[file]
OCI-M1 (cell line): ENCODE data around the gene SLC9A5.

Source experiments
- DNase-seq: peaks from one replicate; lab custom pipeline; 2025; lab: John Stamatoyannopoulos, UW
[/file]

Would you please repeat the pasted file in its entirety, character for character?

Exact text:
OCI-M1 (cell line): ENCODE data around the gene SLC9A5.

Source experiments
- DNase-seq: peaks from one replicate; lab custom pipeline; 2025; lab: John Stamatoyannopoulos, UW